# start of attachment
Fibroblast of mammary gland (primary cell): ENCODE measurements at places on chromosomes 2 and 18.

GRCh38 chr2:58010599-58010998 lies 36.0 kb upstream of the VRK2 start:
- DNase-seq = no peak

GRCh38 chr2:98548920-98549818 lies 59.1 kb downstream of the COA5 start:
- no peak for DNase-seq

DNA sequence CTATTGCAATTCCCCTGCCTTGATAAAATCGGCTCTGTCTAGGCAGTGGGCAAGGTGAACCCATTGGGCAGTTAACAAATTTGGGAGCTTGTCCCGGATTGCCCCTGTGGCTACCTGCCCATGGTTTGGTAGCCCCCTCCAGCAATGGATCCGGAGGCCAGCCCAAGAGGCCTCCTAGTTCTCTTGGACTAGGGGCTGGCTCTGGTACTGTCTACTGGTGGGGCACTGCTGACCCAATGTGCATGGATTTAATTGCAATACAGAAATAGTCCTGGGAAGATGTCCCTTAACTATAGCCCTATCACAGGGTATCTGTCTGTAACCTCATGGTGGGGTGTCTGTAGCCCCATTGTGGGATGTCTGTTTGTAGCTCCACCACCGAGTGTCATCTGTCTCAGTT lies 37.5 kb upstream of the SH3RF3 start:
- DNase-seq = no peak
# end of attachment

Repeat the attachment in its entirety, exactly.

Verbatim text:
Fibroblast of mammary gland (primary cell): ENCODE measurements at places on chromosomes 2 and 18.

GRCh38 chr2:58010599-58010998 lies 36.0 kb upstream of the VRK2 start:
- DNase-seq = no peak

GRCh38 chr2:98548920-98549818 lies 59.1 kb downstream of the COA5 start:
- no peak for DNase-seq

DNA sequence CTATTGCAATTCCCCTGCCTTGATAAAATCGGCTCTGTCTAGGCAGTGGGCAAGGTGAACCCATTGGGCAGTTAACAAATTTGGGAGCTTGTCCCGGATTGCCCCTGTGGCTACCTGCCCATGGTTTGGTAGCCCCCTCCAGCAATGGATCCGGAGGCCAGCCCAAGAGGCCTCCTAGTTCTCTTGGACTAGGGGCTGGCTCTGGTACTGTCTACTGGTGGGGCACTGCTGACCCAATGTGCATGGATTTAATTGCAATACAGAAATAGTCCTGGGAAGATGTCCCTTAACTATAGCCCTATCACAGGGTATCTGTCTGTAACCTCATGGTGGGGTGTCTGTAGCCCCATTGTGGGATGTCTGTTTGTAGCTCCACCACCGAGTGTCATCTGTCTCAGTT lies 37.5 kb upstream of the SH3RF3 start:
- DNase-seq = no peak